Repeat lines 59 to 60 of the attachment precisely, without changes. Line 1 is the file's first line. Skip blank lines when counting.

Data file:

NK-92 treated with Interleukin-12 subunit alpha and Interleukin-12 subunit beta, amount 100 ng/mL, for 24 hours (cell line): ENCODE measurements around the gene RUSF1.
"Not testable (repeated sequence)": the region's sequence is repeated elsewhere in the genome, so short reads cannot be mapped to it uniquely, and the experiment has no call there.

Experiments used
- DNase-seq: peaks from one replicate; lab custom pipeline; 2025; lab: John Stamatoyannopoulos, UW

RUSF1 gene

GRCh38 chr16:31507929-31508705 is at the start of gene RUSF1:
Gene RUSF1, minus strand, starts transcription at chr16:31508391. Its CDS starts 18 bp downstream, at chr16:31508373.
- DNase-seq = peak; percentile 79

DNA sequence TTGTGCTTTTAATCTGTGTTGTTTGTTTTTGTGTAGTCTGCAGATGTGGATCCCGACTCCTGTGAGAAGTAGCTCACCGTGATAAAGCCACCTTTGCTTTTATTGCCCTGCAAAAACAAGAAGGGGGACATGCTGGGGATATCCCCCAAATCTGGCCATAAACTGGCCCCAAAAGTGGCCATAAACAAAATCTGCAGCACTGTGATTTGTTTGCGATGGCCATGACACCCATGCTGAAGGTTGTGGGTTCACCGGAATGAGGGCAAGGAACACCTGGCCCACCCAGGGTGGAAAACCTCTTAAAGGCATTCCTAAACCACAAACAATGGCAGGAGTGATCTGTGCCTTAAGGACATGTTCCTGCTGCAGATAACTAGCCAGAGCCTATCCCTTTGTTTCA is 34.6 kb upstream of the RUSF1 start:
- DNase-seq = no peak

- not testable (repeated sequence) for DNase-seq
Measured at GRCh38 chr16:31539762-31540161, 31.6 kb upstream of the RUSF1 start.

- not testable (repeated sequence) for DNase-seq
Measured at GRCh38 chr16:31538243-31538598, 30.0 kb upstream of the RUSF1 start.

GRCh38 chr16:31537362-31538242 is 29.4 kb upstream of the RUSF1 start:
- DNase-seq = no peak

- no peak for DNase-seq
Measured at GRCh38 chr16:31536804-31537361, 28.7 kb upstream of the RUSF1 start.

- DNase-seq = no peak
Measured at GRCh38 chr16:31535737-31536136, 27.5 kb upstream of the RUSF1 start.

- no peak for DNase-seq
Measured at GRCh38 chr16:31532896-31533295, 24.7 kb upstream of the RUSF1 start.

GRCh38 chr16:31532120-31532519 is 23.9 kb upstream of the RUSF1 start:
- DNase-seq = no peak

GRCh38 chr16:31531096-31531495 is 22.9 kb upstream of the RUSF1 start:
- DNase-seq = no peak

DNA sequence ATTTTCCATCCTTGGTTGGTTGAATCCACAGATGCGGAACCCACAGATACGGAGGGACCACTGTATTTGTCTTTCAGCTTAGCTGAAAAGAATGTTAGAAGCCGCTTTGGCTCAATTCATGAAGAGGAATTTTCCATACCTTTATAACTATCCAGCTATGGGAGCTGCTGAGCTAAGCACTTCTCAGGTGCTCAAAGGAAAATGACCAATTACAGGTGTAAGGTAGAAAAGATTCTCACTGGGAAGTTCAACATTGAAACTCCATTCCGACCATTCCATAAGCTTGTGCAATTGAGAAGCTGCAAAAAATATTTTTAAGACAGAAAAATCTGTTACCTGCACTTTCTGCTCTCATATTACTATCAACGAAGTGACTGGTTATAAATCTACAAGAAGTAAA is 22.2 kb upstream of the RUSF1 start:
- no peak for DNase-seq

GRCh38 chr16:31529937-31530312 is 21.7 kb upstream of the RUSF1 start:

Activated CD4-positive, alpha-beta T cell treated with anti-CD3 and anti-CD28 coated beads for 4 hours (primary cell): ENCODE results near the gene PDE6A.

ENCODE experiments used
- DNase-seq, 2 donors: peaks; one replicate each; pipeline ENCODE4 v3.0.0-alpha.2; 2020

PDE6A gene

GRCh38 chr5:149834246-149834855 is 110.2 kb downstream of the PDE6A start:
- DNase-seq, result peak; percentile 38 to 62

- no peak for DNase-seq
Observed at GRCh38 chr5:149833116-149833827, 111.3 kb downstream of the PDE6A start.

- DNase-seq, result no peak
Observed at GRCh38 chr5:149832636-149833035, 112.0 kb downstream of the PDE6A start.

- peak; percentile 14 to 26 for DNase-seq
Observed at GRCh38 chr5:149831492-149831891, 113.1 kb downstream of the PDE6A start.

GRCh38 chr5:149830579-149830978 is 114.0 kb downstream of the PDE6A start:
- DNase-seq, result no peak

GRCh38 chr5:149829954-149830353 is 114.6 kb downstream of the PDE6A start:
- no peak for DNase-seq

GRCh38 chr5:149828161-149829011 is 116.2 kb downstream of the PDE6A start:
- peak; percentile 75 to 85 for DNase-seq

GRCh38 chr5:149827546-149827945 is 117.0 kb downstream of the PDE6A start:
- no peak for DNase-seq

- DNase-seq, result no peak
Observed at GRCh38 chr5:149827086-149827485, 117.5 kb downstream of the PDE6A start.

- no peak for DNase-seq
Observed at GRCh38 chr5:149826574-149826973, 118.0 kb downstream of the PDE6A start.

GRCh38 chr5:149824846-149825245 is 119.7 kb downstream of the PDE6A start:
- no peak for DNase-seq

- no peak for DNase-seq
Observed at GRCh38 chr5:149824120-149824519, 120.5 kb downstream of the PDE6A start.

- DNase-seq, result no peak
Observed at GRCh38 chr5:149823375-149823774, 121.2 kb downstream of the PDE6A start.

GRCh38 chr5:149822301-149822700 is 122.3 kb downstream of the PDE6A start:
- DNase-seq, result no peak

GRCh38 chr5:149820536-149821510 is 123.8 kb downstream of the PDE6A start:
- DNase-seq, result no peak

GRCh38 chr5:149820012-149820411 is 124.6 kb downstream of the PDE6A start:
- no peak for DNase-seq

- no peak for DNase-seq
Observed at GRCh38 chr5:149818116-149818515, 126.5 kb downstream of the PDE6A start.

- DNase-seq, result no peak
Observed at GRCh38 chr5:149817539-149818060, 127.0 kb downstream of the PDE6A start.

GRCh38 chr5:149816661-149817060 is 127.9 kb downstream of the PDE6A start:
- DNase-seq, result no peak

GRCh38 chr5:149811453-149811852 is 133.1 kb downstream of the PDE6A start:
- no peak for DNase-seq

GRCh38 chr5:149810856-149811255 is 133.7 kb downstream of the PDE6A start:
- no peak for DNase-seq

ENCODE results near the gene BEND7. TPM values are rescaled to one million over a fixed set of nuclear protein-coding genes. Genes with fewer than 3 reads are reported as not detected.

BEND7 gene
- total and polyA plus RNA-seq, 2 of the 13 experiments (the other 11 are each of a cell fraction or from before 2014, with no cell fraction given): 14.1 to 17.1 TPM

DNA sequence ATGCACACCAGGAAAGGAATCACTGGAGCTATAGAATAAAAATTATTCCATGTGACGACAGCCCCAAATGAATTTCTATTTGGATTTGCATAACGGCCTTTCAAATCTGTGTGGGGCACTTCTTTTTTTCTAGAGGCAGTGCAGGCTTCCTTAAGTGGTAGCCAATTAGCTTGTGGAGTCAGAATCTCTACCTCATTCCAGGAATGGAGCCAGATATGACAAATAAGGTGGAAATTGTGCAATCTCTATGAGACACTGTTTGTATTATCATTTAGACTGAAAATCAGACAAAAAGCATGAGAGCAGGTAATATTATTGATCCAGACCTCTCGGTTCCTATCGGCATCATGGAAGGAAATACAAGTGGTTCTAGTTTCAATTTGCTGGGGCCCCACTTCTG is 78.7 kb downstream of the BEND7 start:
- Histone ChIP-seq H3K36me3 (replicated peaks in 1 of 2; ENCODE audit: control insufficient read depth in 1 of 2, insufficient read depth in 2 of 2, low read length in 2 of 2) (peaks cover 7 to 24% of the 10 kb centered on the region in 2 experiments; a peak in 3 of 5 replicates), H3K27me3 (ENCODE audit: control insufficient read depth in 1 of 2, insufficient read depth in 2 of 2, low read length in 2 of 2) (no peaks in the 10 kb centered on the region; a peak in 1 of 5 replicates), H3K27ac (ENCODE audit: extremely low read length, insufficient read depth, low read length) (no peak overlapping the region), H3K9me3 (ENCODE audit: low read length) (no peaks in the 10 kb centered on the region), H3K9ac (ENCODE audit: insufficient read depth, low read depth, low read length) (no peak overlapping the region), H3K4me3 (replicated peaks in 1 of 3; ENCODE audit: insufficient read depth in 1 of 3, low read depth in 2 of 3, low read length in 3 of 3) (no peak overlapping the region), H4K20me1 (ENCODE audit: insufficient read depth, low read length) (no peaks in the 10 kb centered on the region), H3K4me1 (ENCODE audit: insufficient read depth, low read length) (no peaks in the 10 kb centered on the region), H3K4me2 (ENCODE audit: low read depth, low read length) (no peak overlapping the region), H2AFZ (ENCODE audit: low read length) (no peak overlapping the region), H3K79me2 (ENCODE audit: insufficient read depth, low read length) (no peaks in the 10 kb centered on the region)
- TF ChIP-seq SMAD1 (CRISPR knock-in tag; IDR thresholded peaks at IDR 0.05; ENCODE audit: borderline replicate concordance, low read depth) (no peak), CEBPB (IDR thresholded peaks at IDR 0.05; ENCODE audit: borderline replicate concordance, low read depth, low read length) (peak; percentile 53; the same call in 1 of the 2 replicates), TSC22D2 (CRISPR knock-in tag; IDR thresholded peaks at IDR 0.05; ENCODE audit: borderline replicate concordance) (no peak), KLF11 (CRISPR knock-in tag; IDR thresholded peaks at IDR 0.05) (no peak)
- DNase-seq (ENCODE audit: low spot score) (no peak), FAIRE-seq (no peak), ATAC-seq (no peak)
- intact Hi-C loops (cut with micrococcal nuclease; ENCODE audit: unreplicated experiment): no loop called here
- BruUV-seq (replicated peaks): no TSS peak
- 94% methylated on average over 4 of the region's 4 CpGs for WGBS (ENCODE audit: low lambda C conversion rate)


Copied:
Observed at GRCh38 chr5:149823375-149823774, 121.2 kb downstream of the PDE6A start.

GRCh38 chr5:149822301-149822700 is 122.3 kb downstream of the PDE6A start: